Why Truth Matters

Ben Heim
2 min readJun 26, 2022

Without religion and while we lose faith in the institutions that we saw as the savior for liberalism, we are found grappling for truth yet again. The scientific world places its full significance on this one value, but we seem to never quite find it. It makes me wonder: is the truth really out there?

Truth: the elusive force we keep searching for. Source

Humans have not been around for long. Scholar Jamie Wheale points out that if you took all the time that life has been on earth and compressed it into a 24 hour day, anatomically modern humans wouldn’t appear until the last four seconds — the last few ticks of 11:59 pm. Despite having an outsized impact on the world in the short time that we have been here, it’s hard to comprehend how short the time actually is. It is almost impossible to imagine a world in which humans weren’t at the top of the food chain and had not achieved world domination. Yet this was the case just 150,000 years ago.

In Yuval Harari’s Sapiens, he details the story of how humans went from just another animal to becoming kingpins.

If I was alive then, I wouldn’t be betting on Homo sapiens. In fact, in the first battle between Neanderthals and us, we were left licking our wounds, retreating from the territory we so desperately sought. We had the ambition but not the tools.

Between 70,000 and 30,000 years ago, though, humans gained a special power: the ability to create collective truths.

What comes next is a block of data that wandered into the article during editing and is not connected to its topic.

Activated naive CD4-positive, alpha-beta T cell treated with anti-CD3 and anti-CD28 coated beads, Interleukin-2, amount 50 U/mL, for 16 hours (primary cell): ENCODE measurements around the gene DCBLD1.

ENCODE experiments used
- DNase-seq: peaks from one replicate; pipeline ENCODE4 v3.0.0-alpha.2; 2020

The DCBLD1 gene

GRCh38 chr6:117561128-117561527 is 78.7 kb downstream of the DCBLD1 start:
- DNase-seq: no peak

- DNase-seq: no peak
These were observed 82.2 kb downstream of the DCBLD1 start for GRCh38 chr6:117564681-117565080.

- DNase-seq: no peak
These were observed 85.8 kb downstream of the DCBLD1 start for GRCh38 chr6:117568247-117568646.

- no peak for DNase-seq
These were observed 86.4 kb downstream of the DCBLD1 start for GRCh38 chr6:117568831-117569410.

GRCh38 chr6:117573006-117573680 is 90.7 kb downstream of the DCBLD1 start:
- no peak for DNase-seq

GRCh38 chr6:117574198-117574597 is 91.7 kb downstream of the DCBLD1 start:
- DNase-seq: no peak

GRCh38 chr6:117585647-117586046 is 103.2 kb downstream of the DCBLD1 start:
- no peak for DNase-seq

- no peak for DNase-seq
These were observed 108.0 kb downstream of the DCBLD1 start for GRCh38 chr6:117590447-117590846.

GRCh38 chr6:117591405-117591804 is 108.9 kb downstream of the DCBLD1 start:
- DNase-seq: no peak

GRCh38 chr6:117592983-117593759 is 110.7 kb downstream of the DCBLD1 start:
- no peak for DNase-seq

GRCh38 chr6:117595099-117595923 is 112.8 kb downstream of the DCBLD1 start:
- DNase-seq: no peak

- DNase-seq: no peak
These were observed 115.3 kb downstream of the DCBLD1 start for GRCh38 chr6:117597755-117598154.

While many would point to the explosion in innovation as the source of human success, that approach looks to the effect rather than the cause. The real secret behind human advancement was our ability to tell and believe stories. It is the power of fiction that gives us the opporutnity join something greater than ourselves — the belief in a collective truth — that allows us to flourish.

How did Homo sapiens manage to cross this critical threshold, eventually founding cities comprising tens of thousands of inhabitants and empires ruling hundreds of millions? The secret was probably the appearance of fiction. Large numbers of strangers can cooperate successfully by believing in common myths.

Most of us would agree that the myths of these ancient cultures weren’t based in reality. They were fiction. But that didn’t matter. For humans, they didn’t need scientific proofs to succeed; they just needed something to believe in.

The truth isn’t important; believing that it exists, though, is.